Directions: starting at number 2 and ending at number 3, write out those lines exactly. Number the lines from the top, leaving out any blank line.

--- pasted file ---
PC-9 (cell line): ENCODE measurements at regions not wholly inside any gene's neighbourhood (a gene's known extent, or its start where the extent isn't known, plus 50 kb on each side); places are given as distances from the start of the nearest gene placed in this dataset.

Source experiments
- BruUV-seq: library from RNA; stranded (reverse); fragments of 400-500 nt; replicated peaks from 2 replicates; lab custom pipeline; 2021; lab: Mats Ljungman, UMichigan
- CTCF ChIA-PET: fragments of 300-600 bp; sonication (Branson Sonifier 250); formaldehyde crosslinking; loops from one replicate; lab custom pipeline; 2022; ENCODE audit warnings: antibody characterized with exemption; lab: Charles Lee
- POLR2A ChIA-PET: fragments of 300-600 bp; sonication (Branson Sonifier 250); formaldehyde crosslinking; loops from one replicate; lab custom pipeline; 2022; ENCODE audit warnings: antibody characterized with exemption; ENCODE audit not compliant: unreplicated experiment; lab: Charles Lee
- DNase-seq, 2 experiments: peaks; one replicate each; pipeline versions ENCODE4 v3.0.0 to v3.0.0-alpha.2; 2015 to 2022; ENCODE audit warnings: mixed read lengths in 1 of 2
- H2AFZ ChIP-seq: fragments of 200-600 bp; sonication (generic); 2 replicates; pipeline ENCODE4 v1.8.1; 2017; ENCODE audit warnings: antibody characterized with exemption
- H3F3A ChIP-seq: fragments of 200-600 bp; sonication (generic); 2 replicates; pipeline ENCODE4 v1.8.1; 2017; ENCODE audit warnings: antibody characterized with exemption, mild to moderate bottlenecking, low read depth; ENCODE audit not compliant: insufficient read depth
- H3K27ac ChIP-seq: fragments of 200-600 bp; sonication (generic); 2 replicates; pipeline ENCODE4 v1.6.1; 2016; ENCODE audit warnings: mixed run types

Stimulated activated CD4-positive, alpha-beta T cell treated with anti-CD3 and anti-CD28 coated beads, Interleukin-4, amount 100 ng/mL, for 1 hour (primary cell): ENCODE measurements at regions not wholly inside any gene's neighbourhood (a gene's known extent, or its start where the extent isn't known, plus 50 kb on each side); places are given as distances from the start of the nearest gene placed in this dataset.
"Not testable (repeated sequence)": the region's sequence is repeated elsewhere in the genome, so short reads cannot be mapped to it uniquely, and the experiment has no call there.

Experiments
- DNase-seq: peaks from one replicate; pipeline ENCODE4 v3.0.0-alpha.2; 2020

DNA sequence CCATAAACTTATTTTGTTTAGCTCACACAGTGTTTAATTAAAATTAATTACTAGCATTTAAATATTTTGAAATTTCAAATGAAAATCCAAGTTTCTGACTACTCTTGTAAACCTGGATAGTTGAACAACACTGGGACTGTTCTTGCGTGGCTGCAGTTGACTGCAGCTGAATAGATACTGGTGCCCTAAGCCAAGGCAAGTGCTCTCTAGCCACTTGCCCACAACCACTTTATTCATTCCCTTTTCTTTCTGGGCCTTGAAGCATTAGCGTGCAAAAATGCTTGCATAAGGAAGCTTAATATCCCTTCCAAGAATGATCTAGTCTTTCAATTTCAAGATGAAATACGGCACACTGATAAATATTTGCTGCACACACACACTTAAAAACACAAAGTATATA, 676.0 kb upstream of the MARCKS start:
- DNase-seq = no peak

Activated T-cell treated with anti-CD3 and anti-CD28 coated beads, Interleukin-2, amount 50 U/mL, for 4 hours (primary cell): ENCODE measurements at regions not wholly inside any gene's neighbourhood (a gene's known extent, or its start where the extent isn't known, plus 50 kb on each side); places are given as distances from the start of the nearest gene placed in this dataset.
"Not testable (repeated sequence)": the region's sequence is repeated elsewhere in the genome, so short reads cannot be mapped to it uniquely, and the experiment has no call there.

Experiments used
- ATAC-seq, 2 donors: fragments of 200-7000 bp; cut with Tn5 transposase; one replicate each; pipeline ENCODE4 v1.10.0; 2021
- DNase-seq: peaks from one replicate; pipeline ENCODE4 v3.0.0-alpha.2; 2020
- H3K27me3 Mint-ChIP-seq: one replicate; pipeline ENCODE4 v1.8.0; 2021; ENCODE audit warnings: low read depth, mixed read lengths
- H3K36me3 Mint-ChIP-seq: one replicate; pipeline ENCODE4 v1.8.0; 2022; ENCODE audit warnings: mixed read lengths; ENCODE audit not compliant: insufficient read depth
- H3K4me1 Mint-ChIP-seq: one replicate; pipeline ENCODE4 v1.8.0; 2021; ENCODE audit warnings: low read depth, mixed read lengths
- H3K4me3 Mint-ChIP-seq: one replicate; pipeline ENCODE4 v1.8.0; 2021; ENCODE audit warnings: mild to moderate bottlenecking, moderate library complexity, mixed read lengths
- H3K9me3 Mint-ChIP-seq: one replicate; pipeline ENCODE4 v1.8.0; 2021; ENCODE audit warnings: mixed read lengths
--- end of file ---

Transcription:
Source experiments
- BruUV-seq: library from RNA; stranded (reverse); fragments of 400-500 nt; replicated peaks from 2 replicates; lab custom pipeline; 2021; lab: Mats Ljungman, UMichigan